Thursday, July 14, 2011
One Man's Tweet is Another Man's Treasure (maybe.......)
One Man’s Tweet is Another Man’s Treasure
To value a company at 40 times revenue suggests a growth of the order that usually is note seen among public companies, at least not those that survive. Not a direct indictment of Twitter and its investors which, according to media reports, placed a value on the company of approximately $8 billion, but it does beg some serious question in my mind, the biggest one being what if anything does Twitter’s value show us.
As finance guy, anytime I hear or read about those grand valuation for companies, thanks to my undergrad finance and econ professors, I immediately try to figure out what type of growth these investors are expecting to justify these “lofty” valuations. And at the end of the day that’s what you’re supposed to be buying as a shareholder – a share of the cash flows generated by a company. The basis of capitalism is risk and return, where those who risk capital are more handsomely reward than those who do not, but the reality today is that we also reward timing and opportunity (sometimes to a greater degree) and it is hard at times to assess the extent to which timing skews or obliterates fundamentals. But the reality is fortunately or unfortunately depending on your perspective finance fundamentals and valuations always, and I mean always losses out to supply and demand, which is the definition of a bubble. But almost by definition few people see bubbles in the midst of the bubble and hindsight is always 20/20.
But let’s talk about Twitter for second. I just did some back of the envelope calculations, that took me right to where I thought I would be. Now this is based on the reported numbers which may or may not be accurate, but if the numbers are even close the conclusion is the same.
Twitter has an estimated value of $8 billion based on revenue of approximately $200 million and close to breakeven profitability. This is a price to sales ratio of 40x (by comparison I read Zynga has valuation of 33 or 37x sales, which for my money is just the same). As a shareholder you buy Twitter with some expectation of return/price appreciation over your holding period. So if you assume a 15% annual return over 5 years, the market capitalization would need to roughly double to $16 billion, which may seem possible over 5 years. But in five years the price/sales ratio will have declined (it usually does for companies) due to the company’s growth (hopefully); as an example Goodle has a pricse/sales equal to roughly 6x. But if in 5 years Twitter had higher growth prospects that Google today (on a relative basis) and traded at a 10x price/sales ratio, sales would need to reach $1.6 billion to justify the $16 billion value, which is a growth rate of 8x current revenue (Google’s revenue has grown 10x since its IPO). Not saying Twitter isn’t the next Google, but does Twitter have the same value proposition for advertisers (who knows), will they be able to find a new revenue stream other than advertising (maybe), will they have future competitors (it’s possible or not). The reality is that as an investor you are buying into certain assumptions for the future if you buy Twitter.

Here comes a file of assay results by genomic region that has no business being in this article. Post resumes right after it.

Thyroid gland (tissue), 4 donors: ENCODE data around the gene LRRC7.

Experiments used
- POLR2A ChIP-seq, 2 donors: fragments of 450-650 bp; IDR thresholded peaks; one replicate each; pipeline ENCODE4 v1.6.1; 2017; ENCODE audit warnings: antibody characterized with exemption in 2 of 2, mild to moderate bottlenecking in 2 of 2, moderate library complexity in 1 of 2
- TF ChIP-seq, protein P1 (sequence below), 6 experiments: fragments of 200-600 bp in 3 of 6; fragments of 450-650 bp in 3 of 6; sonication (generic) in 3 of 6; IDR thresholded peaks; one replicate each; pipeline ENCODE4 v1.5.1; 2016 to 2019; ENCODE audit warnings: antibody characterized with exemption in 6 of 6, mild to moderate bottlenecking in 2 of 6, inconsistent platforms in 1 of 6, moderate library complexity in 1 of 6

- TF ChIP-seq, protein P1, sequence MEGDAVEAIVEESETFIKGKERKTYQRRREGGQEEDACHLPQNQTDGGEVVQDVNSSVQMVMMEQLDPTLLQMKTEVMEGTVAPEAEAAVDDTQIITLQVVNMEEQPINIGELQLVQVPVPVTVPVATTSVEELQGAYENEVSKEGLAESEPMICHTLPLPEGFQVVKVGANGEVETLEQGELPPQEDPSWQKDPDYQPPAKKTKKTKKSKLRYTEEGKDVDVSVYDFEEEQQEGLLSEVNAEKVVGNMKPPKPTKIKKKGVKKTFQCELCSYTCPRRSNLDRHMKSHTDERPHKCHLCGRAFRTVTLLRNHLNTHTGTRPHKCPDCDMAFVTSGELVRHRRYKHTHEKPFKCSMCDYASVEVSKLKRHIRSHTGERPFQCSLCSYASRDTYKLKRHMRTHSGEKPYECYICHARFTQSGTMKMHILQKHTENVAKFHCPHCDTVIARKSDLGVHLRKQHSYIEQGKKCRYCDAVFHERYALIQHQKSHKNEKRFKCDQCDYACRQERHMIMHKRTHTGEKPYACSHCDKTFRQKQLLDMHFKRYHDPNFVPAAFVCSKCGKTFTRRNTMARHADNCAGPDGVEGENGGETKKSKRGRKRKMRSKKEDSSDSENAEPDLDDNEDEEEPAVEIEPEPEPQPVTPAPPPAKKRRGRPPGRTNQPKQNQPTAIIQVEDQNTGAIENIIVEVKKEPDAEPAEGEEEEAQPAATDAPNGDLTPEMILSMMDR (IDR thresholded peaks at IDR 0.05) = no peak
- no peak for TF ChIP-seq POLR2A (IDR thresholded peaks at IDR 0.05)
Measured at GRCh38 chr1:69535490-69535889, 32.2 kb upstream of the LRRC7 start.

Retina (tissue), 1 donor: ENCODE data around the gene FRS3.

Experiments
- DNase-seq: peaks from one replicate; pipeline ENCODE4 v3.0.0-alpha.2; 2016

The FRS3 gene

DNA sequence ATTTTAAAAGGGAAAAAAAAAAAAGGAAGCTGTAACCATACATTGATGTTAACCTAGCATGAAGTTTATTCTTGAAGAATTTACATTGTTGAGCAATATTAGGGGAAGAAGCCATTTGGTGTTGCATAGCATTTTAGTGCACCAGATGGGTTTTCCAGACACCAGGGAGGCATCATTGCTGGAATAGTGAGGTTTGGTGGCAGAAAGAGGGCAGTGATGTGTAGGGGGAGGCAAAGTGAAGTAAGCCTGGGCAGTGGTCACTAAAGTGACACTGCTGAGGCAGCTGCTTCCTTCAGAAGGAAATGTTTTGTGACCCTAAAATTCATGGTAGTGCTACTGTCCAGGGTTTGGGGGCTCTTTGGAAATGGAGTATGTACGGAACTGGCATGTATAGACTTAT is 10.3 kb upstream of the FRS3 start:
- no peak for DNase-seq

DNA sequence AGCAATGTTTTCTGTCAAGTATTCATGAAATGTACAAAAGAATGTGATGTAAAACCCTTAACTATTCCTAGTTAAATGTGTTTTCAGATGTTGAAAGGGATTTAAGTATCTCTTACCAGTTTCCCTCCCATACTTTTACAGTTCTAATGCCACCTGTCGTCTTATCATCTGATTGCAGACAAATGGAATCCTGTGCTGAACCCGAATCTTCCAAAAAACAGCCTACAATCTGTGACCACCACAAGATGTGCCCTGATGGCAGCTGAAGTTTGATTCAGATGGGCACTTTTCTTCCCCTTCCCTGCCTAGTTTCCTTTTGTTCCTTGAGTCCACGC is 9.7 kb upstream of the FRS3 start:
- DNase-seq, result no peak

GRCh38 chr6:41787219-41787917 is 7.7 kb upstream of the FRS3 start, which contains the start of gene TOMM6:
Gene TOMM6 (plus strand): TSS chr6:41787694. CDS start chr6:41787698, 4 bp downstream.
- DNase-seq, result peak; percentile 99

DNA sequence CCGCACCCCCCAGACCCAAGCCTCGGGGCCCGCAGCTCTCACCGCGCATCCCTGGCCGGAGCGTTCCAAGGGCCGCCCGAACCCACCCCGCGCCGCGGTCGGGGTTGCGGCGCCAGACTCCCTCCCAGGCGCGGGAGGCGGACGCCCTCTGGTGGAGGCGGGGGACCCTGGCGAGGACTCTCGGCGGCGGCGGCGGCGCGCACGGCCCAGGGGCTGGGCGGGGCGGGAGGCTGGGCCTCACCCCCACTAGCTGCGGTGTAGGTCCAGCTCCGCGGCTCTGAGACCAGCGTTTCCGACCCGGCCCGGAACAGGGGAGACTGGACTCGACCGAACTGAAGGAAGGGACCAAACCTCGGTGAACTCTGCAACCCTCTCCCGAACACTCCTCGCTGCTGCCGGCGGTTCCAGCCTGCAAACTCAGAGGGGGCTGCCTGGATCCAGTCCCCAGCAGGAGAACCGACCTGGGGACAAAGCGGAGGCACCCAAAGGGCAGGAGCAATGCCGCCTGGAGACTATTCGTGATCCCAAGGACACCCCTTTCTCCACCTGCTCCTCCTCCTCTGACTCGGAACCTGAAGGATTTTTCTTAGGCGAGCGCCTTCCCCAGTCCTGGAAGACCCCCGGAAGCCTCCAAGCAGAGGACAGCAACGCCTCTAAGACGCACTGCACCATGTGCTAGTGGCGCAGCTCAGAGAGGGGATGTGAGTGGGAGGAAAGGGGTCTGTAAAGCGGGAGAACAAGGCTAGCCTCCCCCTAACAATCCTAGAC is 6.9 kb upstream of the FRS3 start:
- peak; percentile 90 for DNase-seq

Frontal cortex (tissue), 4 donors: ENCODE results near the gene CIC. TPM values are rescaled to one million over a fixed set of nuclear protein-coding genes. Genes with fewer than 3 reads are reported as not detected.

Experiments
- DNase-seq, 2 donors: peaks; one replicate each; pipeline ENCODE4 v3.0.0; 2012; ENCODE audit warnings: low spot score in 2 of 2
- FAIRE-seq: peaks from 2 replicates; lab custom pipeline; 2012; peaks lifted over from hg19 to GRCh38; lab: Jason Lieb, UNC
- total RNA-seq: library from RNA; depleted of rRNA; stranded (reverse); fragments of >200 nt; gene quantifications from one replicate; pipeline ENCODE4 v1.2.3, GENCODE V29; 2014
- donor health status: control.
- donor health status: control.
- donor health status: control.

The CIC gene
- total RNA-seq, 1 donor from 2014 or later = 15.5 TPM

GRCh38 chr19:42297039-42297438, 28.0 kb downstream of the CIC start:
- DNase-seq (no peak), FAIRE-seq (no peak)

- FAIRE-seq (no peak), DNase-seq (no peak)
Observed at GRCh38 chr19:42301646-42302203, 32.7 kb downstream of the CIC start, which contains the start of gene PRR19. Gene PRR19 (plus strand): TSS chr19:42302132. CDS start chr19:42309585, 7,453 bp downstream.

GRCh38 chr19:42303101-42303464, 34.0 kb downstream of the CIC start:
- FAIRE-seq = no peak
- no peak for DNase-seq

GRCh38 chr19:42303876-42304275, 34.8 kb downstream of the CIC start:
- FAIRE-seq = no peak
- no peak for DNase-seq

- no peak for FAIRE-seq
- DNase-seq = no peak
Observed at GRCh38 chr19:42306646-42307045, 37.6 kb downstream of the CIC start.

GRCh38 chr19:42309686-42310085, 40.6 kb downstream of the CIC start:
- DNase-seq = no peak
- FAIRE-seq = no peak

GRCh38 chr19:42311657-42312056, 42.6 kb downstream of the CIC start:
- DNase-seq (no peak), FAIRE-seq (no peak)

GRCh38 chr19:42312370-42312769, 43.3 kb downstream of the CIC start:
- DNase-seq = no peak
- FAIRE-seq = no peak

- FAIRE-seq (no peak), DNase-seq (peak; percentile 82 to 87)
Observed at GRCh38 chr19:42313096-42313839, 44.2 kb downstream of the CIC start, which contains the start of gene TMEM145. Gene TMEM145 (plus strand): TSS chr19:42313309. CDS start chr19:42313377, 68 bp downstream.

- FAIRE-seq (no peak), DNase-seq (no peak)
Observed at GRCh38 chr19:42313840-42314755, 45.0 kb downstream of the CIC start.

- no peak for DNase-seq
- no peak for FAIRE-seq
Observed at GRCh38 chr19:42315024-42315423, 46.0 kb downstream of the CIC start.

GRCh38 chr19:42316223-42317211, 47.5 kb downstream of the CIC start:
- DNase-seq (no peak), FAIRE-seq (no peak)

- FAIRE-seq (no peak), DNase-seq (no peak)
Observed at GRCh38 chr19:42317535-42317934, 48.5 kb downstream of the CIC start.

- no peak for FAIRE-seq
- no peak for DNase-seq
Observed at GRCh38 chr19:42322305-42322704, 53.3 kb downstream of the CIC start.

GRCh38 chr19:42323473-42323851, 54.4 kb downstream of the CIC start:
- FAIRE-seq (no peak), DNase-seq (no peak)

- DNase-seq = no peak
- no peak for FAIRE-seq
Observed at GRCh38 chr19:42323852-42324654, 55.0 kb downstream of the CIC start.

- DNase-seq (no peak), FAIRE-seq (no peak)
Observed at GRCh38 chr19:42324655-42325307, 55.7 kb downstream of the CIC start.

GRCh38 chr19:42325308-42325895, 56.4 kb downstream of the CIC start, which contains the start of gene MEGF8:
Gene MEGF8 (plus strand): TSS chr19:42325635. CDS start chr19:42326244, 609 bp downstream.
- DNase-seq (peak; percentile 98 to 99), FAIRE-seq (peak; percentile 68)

One reality is that everyone doesn’t have a 5 year holding period and a lot of the investors will do just fine selling their shares after the IPO for what will surely be a return of several multiples on their initial investment, and because of the timing of their sell and the opportunity of their purchase everything will be just fine for them.
So at the end of the day what does Twitter’s valuation tell us about finance, or the state of the economy, or the technology 2.0 bubble – nothing. All it tells us is that the value of Twitter is $8 billion today and to buy in now you have to hope to seem some pretty impressive things if you plan to hang on to it after the IPO.